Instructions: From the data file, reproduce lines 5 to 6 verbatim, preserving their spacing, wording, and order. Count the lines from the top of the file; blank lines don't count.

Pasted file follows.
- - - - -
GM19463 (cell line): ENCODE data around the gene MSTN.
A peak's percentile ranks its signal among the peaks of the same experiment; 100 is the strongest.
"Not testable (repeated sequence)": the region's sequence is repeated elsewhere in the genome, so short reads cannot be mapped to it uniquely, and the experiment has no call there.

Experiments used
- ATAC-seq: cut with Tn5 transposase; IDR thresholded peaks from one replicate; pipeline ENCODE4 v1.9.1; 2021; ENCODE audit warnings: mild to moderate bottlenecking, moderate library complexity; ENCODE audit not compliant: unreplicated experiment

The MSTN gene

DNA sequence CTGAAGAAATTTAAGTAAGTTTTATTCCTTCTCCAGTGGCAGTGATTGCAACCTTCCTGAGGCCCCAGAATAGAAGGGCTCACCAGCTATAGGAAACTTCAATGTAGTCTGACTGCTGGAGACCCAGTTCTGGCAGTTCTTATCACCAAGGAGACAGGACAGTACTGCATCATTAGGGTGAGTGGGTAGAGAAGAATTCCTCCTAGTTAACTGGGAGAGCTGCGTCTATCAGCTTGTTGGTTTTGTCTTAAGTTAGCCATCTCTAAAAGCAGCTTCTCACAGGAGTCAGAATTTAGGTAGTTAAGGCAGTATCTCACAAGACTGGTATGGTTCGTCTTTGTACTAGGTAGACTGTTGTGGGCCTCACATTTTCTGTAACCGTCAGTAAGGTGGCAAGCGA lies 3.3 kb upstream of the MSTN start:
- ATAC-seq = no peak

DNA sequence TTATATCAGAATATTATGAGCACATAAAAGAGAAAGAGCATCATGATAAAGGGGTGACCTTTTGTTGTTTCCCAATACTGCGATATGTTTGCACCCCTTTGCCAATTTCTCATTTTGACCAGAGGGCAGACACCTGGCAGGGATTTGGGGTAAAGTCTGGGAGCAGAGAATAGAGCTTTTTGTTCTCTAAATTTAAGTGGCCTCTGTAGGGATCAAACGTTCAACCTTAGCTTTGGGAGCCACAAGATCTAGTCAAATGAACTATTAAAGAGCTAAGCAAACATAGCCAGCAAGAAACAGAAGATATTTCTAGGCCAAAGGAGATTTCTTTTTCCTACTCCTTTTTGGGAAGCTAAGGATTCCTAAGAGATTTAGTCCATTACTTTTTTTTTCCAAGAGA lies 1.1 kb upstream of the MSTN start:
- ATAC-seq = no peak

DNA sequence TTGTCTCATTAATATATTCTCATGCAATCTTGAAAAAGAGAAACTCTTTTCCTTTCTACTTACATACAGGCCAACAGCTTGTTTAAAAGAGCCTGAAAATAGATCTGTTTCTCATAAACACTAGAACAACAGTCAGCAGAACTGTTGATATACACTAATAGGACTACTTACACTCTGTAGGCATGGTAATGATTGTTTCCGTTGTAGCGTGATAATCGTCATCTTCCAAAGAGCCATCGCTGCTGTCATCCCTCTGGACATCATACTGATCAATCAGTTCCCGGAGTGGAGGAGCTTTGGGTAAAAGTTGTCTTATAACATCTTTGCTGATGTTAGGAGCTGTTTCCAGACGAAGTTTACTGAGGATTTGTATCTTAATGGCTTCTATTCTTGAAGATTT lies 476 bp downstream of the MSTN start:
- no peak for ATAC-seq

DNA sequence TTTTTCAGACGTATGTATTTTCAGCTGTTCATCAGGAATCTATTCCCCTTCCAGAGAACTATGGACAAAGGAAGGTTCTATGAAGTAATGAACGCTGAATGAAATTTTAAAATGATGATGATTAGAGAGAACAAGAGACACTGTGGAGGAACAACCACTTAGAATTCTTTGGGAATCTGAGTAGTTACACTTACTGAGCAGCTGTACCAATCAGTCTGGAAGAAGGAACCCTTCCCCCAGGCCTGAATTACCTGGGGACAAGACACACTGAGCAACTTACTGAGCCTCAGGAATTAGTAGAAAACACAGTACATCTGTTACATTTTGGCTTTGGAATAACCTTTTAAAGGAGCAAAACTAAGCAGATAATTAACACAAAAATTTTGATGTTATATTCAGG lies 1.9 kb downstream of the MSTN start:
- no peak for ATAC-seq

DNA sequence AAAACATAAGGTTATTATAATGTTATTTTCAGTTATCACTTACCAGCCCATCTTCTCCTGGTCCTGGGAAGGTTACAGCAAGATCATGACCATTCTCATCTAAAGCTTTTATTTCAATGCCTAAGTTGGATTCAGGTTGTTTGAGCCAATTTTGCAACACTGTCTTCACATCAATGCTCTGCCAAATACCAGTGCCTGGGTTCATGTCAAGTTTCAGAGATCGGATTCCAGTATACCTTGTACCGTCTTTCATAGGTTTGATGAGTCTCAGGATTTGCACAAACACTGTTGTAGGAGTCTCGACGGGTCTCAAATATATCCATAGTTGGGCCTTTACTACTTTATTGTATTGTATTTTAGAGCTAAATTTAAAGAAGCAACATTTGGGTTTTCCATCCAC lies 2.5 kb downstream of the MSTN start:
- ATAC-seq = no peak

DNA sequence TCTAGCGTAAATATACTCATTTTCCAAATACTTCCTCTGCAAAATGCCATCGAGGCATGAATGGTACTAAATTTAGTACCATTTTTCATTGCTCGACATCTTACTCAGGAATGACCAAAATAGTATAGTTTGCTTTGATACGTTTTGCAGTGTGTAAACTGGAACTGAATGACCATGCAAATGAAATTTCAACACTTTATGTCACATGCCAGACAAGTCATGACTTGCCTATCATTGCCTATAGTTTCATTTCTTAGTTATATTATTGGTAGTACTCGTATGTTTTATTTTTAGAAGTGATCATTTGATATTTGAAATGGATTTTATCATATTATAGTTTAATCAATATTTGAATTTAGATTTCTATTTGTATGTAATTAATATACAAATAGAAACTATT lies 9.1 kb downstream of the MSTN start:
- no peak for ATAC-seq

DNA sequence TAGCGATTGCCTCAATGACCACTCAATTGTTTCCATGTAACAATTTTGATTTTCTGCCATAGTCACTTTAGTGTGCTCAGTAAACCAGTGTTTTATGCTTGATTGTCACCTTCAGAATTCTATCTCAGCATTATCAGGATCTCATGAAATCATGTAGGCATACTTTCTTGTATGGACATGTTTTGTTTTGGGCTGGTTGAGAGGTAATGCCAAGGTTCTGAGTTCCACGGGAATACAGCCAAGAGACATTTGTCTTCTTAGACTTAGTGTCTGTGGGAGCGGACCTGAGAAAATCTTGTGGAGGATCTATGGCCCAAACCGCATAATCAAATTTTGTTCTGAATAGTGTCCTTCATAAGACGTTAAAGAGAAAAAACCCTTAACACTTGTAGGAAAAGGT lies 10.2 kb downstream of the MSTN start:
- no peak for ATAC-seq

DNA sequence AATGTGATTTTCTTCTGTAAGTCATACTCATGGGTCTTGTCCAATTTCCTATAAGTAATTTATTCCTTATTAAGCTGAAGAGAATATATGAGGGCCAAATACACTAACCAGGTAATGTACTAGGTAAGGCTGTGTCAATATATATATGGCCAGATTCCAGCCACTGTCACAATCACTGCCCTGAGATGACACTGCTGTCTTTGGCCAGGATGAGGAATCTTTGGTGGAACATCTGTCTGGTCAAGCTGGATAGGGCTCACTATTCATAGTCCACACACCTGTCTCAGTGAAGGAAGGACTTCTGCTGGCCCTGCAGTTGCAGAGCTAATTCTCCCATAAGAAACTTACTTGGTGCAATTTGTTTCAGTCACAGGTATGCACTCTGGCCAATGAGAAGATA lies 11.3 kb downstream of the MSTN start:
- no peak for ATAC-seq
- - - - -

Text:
- ATAC-seq: cut with Tn5 transposase; IDR thresholded peaks from one replicate; pipeline ENCODE4 v1.9.1; 2021; ENCODE audit warnings: mild to moderate bottlenecking, moderate library complexity; ENCODE audit not compliant: unreplicated experiment

The MSTN gene